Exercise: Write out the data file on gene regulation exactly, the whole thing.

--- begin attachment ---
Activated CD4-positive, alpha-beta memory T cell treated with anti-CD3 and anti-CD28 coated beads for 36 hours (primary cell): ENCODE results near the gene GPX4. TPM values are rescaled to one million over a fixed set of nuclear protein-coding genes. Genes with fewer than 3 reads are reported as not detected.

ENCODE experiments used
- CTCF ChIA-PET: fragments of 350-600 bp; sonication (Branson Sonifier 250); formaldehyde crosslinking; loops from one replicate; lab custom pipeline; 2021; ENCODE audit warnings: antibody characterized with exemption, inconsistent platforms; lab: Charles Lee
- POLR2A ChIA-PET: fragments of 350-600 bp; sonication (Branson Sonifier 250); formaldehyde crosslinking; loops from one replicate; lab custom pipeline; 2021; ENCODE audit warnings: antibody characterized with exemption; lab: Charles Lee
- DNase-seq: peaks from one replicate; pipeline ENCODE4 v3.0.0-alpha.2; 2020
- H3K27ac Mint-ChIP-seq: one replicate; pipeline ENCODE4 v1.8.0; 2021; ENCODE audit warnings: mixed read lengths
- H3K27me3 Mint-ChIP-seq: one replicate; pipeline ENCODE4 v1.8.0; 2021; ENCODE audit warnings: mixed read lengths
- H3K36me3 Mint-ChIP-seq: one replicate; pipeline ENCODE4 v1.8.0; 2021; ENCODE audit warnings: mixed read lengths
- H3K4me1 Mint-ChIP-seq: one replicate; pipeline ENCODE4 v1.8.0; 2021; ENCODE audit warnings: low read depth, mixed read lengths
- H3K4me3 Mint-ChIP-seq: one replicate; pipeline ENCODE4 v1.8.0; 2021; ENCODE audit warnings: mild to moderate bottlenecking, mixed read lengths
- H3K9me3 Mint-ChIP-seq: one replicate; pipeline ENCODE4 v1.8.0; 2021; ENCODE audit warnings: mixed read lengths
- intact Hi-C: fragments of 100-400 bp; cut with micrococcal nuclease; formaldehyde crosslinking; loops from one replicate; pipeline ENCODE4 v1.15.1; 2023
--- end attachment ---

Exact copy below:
Activated CD4-positive, alpha-beta memory T cell treated with anti-CD3 and anti-CD28 coated beads for 36 hours (primary cell): ENCODE results near the gene GPX4. TPM values are rescaled to one million over a fixed set of nuclear protein-coding genes. Genes with fewer than 3 reads are reported as not detected.

ENCODE experiments used
- CTCF ChIA-PET: fragments of 350-600 bp; sonication (Branson Sonifier 250); formaldehyde crosslinking; loops from one replicate; lab custom pipeline; 2021; ENCODE audit warnings: antibody characterized with exemption, inconsistent platforms; lab: Charles Lee
- POLR2A ChIA-PET: fragments of 350-600 bp; sonication (Branson Sonifier 250); formaldehyde crosslinking; loops from one replicate; lab custom pipeline; 2021; ENCODE audit warnings: antibody characterized with exemption; lab: Charles Lee
- DNase-seq: peaks from one replicate; pipeline ENCODE4 v3.0.0-alpha.2; 2020
- H3K27ac Mint-ChIP-seq: one replicate; pipeline ENCODE4 v1.8.0; 2021; ENCODE audit warnings: mixed read lengths
- H3K27me3 Mint-ChIP-seq: one replicate; pipeline ENCODE4 v1.8.0; 2021; ENCODE audit warnings: mixed read lengths
- H3K36me3 Mint-ChIP-seq: one replicate; pipeline ENCODE4 v1.8.0; 2021; ENCODE audit warnings: mixed read lengths
- H3K4me1 Mint-ChIP-seq: one replicate; pipeline ENCODE4 v1.8.0; 2021; ENCODE audit warnings: low read depth, mixed read lengths
- H3K4me3 Mint-ChIP-seq: one replicate; pipeline ENCODE4 v1.8.0; 2021; ENCODE audit warnings: mild to moderate bottlenecking, mixed read lengths
- H3K9me3 Mint-ChIP-seq: one replicate; pipeline ENCODE4 v1.8.0; 2021; ENCODE audit warnings: mixed read lengths
- intact Hi-C: fragments of 100-400 bp; cut with micrococcal nuclease; formaldehyde crosslinking; loops from one replicate; pipeline ENCODE4 v1.15.1; 2023